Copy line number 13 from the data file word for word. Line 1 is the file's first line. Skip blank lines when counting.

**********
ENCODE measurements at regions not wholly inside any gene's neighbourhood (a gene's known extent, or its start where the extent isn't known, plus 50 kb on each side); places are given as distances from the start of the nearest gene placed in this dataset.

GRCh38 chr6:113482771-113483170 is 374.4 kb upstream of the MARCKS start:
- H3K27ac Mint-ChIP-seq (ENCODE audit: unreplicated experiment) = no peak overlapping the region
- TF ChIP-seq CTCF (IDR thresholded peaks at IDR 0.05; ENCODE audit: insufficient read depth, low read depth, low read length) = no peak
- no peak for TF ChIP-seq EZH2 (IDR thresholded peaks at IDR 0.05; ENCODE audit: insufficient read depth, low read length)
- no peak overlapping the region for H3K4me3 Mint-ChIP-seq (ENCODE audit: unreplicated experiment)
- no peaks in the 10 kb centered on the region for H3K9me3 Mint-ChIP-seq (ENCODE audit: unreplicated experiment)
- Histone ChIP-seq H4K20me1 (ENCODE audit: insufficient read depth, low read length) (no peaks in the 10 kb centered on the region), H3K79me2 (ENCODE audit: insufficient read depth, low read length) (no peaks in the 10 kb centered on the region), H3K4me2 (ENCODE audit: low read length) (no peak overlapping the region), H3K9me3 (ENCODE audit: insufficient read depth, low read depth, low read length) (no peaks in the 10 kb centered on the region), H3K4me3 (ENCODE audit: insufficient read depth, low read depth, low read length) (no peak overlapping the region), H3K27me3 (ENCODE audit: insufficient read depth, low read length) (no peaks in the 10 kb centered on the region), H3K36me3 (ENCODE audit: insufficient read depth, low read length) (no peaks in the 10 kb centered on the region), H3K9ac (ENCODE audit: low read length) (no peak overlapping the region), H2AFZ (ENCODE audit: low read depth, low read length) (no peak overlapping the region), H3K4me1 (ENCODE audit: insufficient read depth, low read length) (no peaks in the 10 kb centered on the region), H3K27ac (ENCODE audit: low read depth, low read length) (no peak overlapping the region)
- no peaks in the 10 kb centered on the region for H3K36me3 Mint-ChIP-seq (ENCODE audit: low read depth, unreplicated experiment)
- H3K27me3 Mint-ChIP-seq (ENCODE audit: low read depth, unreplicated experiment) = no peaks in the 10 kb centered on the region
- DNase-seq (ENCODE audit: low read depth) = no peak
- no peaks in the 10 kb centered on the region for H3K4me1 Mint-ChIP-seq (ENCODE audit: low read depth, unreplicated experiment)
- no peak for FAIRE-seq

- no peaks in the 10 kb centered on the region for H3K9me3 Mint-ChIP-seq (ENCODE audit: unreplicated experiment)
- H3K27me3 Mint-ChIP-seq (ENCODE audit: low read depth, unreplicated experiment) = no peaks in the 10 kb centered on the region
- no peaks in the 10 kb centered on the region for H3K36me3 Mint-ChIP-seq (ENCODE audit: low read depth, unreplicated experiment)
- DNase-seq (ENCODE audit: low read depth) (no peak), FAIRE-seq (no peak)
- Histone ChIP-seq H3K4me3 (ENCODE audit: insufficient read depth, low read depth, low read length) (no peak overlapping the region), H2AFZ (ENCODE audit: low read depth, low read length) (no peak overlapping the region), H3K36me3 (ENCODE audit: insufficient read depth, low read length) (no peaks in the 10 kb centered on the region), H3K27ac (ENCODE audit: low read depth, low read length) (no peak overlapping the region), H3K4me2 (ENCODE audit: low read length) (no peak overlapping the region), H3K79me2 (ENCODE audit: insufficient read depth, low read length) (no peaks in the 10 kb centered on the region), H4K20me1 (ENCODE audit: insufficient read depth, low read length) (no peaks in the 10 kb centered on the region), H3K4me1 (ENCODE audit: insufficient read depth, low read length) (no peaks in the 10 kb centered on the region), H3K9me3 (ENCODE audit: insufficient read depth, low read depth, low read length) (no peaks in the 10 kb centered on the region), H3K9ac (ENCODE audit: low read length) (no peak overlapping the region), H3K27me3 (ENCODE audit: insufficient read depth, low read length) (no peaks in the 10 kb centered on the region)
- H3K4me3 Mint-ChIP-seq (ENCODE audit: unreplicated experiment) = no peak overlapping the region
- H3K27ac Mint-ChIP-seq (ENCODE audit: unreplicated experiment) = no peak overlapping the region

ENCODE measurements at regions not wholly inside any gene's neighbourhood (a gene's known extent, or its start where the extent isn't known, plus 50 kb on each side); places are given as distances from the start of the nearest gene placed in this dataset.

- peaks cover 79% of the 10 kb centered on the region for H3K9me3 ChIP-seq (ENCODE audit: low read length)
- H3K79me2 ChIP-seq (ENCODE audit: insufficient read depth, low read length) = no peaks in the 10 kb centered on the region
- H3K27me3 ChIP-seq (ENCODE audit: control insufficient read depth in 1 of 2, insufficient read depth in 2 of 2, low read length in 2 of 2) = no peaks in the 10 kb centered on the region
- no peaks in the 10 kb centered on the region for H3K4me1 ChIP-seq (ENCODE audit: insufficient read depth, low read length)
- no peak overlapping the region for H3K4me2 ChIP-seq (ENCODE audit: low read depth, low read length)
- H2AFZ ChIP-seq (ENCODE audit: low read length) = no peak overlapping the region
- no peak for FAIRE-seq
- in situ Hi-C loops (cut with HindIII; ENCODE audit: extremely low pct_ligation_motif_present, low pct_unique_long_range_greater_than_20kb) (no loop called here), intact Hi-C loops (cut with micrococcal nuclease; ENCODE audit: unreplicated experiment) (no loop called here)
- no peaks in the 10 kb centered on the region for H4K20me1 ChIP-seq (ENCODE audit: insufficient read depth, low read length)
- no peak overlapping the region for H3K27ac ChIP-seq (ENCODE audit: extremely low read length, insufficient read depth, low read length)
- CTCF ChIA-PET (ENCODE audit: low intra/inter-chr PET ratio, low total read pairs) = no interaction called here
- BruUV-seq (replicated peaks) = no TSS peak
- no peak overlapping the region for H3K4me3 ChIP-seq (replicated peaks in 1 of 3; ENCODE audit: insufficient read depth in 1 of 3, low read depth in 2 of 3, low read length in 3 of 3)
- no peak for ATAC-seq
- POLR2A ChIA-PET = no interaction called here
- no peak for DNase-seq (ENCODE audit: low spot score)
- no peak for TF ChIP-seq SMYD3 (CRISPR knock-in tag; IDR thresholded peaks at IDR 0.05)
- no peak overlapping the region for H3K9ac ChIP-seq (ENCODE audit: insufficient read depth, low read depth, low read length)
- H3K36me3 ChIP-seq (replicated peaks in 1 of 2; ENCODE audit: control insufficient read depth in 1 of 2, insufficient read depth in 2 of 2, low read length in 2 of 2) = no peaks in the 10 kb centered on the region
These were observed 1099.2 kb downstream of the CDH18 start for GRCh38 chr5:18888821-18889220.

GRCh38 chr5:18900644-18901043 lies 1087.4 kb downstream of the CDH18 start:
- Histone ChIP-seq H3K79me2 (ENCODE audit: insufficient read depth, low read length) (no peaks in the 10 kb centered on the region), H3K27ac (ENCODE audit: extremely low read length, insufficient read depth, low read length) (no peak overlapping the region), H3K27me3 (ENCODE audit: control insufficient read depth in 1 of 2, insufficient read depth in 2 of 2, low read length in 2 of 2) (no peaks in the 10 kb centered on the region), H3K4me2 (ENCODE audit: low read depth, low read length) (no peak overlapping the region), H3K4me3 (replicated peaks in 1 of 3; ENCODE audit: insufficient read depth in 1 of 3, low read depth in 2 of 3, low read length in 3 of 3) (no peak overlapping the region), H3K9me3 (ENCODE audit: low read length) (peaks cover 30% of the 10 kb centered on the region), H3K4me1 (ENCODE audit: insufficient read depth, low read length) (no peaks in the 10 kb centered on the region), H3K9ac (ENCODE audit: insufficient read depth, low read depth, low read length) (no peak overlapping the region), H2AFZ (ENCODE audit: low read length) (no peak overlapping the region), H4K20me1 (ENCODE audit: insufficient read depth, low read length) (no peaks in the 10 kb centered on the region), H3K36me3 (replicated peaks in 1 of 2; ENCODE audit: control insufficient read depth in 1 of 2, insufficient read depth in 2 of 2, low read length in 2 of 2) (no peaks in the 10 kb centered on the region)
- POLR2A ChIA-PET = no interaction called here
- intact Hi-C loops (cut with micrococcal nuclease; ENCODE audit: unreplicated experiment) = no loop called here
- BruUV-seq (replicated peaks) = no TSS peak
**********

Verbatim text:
- no peak for FAIRE-seq